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CHEAP EATS: I spy ... lots and lots of yummy pies ... sigh

By Rosemary Boggs

This article was published February 24, 2011 at 4:10 a.m.


Chicken and broccoli fried pie at The Original Fried Pie Shop in Jacksonville

— Fried pie. The words just roll off the tongue so sweetly. I mean really, all diets and eating programs aside, what sort of person doesn’t love the idea of a fried pie? They can be savory or sweet, they’re portable and versions of them are found around the world.

And now, deep in the heart of Jacksonville, is The Original Fried Pie Shop, a restaurant that only sells, wait for it ... fried pies.

The restaurant’s concept came out of Oklahoma, and there are now locations in Texas and Arkansas; they’re sold in Hope at Big Jake’s Bar-B-Q. A woman who calls herself Nancy the Fried Pie Lady started the restaurant using her grandmother’s recipe. The finished crust is light, flaky and crispy brown right from the deep fryer.

The Jacksonville store is located on the access road between James Street and Air Force Base exits, near Big Lots, Radio Shack and a Cancun Mexican restaurant. It used to be a burger place, as well as an ice cream shop in later years. The interior has been redone to give it a homey country feel. The walls boast corrugated metal coverings and red trim, and the pie production area is in clear view of patrons.

Upon entering, you’ll veer to the left and then right to see the menu board posted behind the counter. There’s not a large menu, but the selection is varied enough that if you’ve not been there before you’ll have to take a minute or two to take it all in. Once you place your order, it’s off to the beverage area, where you’ll fill your foam cup.

An employee I spoke with told me that since the Original Fried Pie Shop is a franchise, they use the ingredients and recipes provided by the corporate facility. The dough comes in dry form and the employees mix in the liquid ingredients.

It’s made into pre-formed discs, so when orders are placed, the cook takes a disc of dough and runs it through a machine that flattens it out to a round about 8 inches across. The filling, also supplied by the corporate office, is put on the dough, it’s folded over, crimped and placed in the fryer. It doesn’t take long, since the fillings are already cooked, and when the pies arrive at your table, they are even a bit too hot to dig into. But they’re well worth the wait.

The shop offers savory pies as well as dessert. The savory and breakfast pies are $3.75 each or $39.50 for a dozen, fruit pies cost $2.95 or $31.20 for a dozen, and cream or nut pies cost $3.49 each or $36.84 for a dozen. The lunch and dinner section of the menu offers several selections: chicken and broccoli, chicken or beef and vegetable, Tex-Mex, spinach and mushroom, pepperoni and Comfort, which is made with diced Polish sausage and potatoes in a light cheese sauce.There are two breakfast pies made with bacon or sausage, egg and cheese, and we were able to order one during an evening visit.

We were extremely pleased with all the versions we tried. My son loved the Tex-Mex, which is made with refried beans, beef, jalapenos and cheddar cheese. I found it a bit too spicy. The spinach and mushroom, made with chopped spinach, sauteed mushrooms, cheddar, parmesan and cottage cheeses, was another favorite as it reminded me of the Greek dish Spanakopita. It’s possibly something even spinach haters just might like.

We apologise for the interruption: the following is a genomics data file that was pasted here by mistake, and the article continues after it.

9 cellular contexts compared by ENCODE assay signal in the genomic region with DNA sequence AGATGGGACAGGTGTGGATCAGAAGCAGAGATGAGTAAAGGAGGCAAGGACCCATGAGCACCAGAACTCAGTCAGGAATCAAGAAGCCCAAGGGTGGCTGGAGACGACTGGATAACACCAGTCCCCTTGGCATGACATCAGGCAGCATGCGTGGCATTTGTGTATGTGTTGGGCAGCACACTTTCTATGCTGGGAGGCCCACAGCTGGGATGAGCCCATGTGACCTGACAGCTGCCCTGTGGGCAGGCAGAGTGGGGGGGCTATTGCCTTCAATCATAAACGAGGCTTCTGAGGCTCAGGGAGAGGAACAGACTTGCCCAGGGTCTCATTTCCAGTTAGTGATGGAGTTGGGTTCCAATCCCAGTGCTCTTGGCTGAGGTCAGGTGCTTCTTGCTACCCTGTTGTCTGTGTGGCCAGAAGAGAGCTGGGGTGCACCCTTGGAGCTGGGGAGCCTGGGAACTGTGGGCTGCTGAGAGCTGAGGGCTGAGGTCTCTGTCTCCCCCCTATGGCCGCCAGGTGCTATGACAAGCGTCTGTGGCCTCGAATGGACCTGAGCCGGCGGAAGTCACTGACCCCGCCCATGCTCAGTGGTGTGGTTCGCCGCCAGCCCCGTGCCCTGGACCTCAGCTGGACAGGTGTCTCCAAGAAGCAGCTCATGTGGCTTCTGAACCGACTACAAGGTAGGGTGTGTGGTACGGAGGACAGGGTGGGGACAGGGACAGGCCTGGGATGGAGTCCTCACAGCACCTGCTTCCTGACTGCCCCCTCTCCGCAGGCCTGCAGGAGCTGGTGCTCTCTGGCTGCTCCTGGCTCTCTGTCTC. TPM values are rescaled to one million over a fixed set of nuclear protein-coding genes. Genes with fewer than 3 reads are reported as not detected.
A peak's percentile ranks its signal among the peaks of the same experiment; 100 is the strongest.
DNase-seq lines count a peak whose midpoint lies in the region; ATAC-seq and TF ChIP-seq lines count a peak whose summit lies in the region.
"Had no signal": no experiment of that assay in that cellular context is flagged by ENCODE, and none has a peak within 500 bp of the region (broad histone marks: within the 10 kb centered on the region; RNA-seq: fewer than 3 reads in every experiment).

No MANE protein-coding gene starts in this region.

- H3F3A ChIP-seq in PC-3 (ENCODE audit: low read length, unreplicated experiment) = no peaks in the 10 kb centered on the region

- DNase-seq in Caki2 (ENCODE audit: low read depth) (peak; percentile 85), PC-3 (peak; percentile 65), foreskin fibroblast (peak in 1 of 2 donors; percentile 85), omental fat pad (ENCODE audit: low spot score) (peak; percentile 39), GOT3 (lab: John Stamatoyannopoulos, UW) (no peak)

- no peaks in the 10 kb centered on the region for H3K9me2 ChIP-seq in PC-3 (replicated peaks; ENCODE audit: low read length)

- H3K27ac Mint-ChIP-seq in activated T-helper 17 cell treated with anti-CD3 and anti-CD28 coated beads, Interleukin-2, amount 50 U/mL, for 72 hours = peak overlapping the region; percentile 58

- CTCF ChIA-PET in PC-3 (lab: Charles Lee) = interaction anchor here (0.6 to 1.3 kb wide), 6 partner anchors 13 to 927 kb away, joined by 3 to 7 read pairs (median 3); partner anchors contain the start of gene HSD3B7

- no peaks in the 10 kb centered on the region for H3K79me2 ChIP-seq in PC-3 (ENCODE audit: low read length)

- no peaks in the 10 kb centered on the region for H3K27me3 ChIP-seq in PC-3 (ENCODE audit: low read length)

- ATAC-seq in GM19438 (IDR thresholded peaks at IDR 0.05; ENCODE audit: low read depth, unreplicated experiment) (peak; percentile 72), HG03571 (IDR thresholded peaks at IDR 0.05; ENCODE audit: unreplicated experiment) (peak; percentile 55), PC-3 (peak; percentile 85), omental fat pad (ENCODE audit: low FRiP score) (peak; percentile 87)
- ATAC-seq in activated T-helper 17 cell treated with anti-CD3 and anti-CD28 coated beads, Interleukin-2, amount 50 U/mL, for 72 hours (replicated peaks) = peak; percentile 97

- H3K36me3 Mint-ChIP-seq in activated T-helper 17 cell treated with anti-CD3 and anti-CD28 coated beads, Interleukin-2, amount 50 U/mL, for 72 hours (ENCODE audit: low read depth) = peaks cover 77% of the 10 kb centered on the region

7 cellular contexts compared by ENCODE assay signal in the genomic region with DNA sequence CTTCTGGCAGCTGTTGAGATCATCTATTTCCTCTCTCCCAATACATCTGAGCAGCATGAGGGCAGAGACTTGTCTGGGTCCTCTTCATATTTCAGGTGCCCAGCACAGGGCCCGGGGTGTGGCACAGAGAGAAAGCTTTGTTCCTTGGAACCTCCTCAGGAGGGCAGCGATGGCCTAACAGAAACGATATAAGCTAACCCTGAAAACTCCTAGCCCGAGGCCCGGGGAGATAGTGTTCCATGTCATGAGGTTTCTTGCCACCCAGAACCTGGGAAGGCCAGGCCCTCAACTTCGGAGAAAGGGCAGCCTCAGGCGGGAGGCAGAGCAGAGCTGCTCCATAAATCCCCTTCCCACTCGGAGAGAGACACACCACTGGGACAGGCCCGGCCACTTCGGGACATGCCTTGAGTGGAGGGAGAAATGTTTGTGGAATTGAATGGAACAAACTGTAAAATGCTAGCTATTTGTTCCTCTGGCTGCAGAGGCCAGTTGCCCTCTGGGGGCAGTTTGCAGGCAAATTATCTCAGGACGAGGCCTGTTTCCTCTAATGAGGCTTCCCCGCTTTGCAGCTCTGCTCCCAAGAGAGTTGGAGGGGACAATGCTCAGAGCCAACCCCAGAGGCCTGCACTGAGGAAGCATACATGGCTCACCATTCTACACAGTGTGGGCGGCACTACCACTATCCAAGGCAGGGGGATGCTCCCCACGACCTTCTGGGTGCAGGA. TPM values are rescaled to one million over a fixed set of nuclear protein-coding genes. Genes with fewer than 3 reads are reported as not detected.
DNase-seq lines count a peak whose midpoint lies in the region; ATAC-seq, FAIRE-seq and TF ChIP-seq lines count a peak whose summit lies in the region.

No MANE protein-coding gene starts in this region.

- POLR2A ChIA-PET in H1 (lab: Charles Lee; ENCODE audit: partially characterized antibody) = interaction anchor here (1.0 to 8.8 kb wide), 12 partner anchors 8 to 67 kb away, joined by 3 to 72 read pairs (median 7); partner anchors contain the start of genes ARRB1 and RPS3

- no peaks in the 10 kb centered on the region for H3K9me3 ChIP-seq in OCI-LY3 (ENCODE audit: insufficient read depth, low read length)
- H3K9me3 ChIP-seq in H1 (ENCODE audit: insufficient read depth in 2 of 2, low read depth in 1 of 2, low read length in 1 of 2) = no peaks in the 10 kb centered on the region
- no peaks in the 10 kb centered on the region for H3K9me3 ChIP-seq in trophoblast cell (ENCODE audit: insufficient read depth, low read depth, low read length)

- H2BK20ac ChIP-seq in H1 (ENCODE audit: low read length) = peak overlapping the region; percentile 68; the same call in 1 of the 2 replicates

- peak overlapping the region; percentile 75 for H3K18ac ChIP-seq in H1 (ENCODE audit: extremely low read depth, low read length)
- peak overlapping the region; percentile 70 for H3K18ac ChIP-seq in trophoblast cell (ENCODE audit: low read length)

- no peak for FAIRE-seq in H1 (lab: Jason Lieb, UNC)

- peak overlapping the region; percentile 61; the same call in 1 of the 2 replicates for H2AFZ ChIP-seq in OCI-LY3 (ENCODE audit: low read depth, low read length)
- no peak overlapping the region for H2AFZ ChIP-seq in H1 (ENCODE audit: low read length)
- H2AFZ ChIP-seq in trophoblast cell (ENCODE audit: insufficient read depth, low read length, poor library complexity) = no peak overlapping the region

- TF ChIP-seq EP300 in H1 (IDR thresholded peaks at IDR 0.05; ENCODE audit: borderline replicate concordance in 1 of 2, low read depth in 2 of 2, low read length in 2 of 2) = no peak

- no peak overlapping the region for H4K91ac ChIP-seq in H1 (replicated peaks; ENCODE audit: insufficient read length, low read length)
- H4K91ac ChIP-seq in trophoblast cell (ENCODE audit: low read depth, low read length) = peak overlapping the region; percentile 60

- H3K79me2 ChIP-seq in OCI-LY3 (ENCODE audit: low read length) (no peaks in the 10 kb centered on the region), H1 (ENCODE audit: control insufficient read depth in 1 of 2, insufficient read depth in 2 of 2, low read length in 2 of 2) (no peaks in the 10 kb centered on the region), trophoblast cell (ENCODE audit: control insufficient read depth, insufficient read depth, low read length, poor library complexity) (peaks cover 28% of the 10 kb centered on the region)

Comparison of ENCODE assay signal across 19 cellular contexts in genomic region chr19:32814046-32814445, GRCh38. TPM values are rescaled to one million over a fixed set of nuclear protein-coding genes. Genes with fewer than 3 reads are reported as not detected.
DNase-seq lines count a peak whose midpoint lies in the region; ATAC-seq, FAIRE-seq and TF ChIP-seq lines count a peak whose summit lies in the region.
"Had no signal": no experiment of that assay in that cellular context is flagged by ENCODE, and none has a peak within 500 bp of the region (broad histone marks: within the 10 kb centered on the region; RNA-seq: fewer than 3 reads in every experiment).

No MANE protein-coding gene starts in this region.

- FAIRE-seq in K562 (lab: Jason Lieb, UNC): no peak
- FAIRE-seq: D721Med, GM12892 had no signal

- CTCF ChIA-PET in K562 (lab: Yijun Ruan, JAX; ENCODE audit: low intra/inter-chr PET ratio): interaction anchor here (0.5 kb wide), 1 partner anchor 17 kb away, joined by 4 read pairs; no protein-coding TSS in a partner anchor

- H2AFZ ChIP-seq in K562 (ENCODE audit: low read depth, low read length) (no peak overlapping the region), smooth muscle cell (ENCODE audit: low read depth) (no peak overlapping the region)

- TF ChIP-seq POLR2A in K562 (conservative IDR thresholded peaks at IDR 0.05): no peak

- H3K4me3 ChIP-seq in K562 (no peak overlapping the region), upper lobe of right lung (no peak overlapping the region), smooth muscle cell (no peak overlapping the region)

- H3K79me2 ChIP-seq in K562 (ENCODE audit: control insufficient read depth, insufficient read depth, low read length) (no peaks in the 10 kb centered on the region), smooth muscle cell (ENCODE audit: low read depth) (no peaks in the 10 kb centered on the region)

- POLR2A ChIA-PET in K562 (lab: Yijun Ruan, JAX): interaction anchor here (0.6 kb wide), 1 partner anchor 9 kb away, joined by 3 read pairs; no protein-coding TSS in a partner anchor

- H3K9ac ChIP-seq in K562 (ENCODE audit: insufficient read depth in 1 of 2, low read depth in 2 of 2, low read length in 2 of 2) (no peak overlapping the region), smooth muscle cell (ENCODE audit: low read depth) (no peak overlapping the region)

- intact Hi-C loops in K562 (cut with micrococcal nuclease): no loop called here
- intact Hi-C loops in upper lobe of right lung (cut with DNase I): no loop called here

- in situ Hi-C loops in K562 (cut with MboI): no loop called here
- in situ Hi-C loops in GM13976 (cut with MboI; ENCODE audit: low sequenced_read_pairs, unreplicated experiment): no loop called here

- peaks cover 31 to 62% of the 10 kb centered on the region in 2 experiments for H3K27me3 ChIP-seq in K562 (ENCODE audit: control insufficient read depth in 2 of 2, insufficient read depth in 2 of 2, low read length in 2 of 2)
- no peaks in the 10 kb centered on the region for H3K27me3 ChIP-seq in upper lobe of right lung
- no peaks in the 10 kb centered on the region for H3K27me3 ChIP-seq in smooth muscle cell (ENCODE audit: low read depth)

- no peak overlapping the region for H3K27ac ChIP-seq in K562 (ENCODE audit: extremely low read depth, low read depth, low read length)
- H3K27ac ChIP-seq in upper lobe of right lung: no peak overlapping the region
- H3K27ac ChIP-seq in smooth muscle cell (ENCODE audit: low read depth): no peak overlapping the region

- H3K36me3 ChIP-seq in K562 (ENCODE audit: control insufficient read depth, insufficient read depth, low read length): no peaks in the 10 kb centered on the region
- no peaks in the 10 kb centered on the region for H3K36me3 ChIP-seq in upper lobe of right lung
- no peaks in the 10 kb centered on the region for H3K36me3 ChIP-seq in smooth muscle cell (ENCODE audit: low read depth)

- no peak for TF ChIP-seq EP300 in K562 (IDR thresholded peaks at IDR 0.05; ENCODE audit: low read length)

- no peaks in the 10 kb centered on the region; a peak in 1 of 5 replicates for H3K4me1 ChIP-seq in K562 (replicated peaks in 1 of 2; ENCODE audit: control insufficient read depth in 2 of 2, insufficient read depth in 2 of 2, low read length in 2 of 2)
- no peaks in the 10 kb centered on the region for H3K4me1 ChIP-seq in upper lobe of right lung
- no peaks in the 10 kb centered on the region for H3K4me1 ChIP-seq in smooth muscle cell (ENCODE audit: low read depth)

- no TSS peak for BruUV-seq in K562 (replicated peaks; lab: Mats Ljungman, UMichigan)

The beef and vegetable version is like a soothing pot pie made with ground beef, potatoes, carrots and peas in a flavorful gravy, and the pepperoni was good, but not as pizza-like as I’d hoped. I prefer light sauce on my pizzas, and forgot to ask for that when I placed the order. The Comfort pie was OK, but the Polish sausage was diced so small you almost couldn’t tell it was there. My son’s sausage, egg and cheese pie didn’t have quite enough sausage in the mix, but it was a nice change from the usual breakfast sandwich or platter you get at a fast-food place.

As for dessert, they offer fruit pies in regular and sugar free versions in apricot, apple, blackberry, cherry, peach and pineapple. There are cream pies in chocolate, coconut, lemon and vanilla flavors, and pecan, which turned out to be my favorite.

We tried the cherry and apricot fruit pies, and both were amazing. The chocolate pie filling was reminiscent of pies you find at church potlucks, minus meringue, and the pecan was out-of-this-world delicious. Pecan pies are great, but warm and gooey ones are even better.

The restaurant will let you personalize your dessert pies by mixing and matching flavors, and a patron I spoke to recommended mixing pecan and chocolate, which I hope to try.

When you visit The Original Fried Pie Shop, you can have your pies made hot, choose from already made flavors in their display case, or take home some day-old pies they wrap and keep in a freezer ($1.75 each, $18 a dozen).

When reheating pies at home, the microwave just won’t do it. To help revive the crust to its original glory, you’ll want to bake it at 350 degrees for eight to 12 minutes, depending on the strength of your oven. We reheated several and they were just as crispy and flaky as the ones we ate in the restaurant.

The Original Fried Pie Shop Address: 1321 T.P. White Drive, Jacksonville Hours: 7 a.m. to 8 p.m. daily Cuisine: Fried pies Credit cards: AE, D, V, MC Alcoholic beverages: No Wheelchair accessible: Yes Carryout: Yes (501) 985-0508

Weekend, Pages 40 on 02/24/2011

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